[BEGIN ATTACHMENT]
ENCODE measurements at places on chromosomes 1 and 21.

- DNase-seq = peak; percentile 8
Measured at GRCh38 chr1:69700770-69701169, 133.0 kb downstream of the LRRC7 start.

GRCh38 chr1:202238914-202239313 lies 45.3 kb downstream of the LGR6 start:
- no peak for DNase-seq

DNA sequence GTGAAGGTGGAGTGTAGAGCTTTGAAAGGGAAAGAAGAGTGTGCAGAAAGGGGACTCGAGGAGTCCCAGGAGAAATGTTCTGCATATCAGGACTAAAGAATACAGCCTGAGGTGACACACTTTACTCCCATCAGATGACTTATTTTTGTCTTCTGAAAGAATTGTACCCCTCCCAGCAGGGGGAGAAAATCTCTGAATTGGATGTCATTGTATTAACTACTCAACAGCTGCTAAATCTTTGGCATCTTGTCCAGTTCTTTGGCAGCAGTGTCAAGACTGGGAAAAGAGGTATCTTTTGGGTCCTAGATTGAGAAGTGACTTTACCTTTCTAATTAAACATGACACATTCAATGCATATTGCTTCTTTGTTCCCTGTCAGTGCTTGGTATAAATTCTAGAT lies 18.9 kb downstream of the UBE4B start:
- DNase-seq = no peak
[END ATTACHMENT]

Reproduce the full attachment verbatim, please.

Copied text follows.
ENCODE measurements at places on chromosomes 1 and 21.

- DNase-seq = peak; percentile 8
Measured at GRCh38 chr1:69700770-69701169, 133.0 kb downstream of the LRRC7 start.

GRCh38 chr1:202238914-202239313 lies 45.3 kb downstream of the LGR6 start:
- no peak for DNase-seq

DNA sequence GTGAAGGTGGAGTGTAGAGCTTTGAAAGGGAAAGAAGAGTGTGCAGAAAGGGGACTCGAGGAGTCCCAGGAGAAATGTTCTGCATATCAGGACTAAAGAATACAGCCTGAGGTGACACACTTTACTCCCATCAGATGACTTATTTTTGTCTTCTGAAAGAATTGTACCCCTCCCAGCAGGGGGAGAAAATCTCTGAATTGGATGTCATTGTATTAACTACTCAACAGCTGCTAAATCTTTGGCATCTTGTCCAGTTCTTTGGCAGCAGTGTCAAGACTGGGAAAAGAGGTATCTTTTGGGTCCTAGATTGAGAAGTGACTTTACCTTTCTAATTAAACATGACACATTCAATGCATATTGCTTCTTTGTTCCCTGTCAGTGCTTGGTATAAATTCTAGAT lies 18.9 kb downstream of the UBE4B start:
- DNase-seq = no peak